measures immediately, including:
Vertical Elements – Consequences of
Local enforcement agencies may enforce
this law and recover enforcement costs from the association. Most CC&Rs
have a provision that allows enforcement agencies to enforce CC&Rs, but
this rarely occurs.
With certain exceptions, SB 326 prohibits
an association’s governing documents from limiting a board’s authority to
commence legal proceedings against a declarant, developer, or builder of a
common interest development. Reference
was made to Branches
Neighborhood Corp. v. CalAtlantic Group, Inc. in which
the court upheld a poison pill provision in the CC&Rs. Builder’s lobby said
that by allowing membership to vote on this matter would be more democratic,
but this argument did not win.
Despite this, Boards must provide
members with notice specifying, among other things, that a meeting will take
place to discuss problems that may lead to the filing of a civil action. The
notice must address the potential impact, including financial, to the
association and its members.
SB 652 Entry Doors; Display of
Religious Items; Prohibitions essentially protects the rights of
individuals to have religious beliefs and display symbols of those religious
beliefs. It must be a “sincerely held religious belief” and this may create
some controversy. Associations cannot prohibit the display of religious items
on the entry door or door frame, even if it is not a part of the owner’s
separate interest. Associations can,
however, require owners to remove the item when performing maintenance and
limit the size to not more than 36 x 12 square inches.
This law does not apply to any religious
SB 969 Automatic Garage Door Openers
This law became effective July 1,
2019. It prohibits installation of
residential automatic garage door openers without a battery back-up
function. It also prohibits the
installation of a new door to an existing residential opener that does not have
a battery back-up function.
AB 446 Discrimination; Housing;
Victims of Domestic Violence
Discrimination based on “victim of
abuse status” is a violation of Fair Employment an Housing laws. Any previously recorded CC&Rs must
include Cover Page Language to include “victim of abuse status” as a protected
class rendering violating provisions void and subject to removal.
Fair Housing Regulations
The Department of Fair Employment
& Housing approved new regulations effective January 1, 2020 to expressly
cover Associations. Associations may
have direct liability and vicarious liability for discriminatory housing
practices. If an Association fails to
take action to end discriminatory housing practices by the Association, an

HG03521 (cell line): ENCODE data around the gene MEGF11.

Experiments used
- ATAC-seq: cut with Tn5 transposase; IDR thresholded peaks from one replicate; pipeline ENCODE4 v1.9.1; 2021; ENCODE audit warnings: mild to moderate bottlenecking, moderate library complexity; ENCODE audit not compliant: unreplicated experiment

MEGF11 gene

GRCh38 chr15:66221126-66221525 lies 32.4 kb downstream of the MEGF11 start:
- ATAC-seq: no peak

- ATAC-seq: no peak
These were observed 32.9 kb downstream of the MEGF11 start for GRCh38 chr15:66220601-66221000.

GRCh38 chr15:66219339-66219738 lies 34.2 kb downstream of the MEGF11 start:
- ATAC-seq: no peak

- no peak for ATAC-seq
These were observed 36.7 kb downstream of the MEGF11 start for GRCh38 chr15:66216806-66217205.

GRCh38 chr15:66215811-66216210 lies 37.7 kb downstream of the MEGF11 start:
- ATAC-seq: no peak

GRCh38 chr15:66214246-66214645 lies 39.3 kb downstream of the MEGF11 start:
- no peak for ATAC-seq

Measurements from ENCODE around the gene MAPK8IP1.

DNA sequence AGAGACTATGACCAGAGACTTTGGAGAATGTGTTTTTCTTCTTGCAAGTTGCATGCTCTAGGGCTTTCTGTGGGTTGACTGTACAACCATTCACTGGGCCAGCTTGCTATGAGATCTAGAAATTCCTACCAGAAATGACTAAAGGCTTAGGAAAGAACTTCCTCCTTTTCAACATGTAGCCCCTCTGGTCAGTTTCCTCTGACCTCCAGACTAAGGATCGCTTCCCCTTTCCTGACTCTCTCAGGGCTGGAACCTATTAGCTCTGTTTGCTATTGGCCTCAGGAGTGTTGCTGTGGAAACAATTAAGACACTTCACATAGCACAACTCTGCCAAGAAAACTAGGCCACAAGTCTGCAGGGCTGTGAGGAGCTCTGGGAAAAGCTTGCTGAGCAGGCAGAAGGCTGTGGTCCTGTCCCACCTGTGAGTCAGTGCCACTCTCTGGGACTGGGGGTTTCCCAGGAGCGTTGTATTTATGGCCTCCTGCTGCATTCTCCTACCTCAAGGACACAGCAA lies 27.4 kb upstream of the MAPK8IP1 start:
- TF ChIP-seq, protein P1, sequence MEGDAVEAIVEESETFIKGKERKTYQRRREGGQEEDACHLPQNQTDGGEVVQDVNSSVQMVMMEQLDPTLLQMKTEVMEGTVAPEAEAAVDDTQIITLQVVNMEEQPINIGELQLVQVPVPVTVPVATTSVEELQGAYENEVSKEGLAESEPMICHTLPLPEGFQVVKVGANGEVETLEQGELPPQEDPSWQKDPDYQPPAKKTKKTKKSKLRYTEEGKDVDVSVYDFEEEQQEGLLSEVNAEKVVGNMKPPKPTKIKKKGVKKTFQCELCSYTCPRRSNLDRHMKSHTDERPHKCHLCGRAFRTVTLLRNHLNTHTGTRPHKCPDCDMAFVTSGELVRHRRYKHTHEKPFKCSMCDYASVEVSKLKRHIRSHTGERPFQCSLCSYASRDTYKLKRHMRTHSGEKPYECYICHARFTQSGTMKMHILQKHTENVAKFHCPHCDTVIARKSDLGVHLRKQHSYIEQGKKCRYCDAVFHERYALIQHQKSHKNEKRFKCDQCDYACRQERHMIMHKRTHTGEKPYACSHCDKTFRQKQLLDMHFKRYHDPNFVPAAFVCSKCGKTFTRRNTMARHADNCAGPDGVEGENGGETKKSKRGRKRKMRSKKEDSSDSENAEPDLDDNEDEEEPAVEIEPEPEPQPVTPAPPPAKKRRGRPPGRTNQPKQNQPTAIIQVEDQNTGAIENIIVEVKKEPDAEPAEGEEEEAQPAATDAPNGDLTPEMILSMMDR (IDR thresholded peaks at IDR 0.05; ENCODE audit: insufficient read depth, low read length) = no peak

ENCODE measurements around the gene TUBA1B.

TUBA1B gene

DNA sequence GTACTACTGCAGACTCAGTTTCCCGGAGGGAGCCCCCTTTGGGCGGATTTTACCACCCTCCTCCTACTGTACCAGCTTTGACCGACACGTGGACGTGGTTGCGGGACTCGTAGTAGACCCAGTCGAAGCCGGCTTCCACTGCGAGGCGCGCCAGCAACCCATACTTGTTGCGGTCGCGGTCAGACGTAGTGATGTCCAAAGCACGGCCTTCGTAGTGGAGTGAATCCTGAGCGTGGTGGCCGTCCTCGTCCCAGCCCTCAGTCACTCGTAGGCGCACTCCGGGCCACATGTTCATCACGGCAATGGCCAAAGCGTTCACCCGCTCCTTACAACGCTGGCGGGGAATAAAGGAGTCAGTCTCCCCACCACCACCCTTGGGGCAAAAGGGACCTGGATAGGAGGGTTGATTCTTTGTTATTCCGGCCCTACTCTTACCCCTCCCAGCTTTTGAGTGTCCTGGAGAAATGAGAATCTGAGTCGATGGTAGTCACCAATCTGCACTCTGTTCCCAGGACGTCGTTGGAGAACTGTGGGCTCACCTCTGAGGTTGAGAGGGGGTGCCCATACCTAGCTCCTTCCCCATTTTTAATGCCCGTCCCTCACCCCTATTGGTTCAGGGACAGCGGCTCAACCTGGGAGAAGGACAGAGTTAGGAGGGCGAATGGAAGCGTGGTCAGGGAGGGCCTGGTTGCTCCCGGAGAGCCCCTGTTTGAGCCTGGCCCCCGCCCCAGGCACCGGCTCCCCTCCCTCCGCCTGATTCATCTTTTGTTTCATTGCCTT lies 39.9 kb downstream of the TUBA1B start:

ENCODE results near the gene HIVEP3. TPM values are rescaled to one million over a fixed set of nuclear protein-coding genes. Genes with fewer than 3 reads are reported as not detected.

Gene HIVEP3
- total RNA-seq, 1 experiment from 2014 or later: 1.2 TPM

employee or an agent, there is now potential direct liability.
Associations may not discriminate
against persons based on a person being in a protected class. Protected classes include:
Harassment also includes sexual
harassment and working in a hostile environment. Whether hostile environment
harassment existed or exists depends upon the totality of the circumstances. Neither psychological nor physical harm must
be demonstrated to prove that a hostile environment existed or exists.
Community managers need to be particularly aware if a particular Board member
acts out against third parties either written, verbal or physical contact. With a reasonable accommodation, the person
requesting the accommodation must make the request. Therefore, no assumptions need to be made,
however, the request can be in writing or verbal.
Service and Support Animals
Regarding assistance animals, support
certification from an online source must have an individualized assessment from
a medical practitioner. Animal vests and
ID cards are not in and of themselves documentation of a disability or a need
for a reasonable accommodation.
Then someone made this comment and asked this multi-part question…
This entire framework necessitates the
employment of attorneys to consistently interpret these obfuscating laws that
are applied to homeowners who ultimately buy a piece of property to enjoy it
and they are delegated all this responsibility to be like quasi-government
officials, and board members, and open to all this scrutiny when they are not
1) How do you interpret “obscene” and enforce it? What is obscene? According to the Supreme Court, we know it when we see it. But there will be disputes where something obscene to one person will be acceptable to someone else.
2) How do you interpret a “sincerely held religious belief?”
3) How to deal with a sustained
aggressive potential psychopathic homeowner that is in your community – how do
you go about getting a psychiatric evaluation? This question was not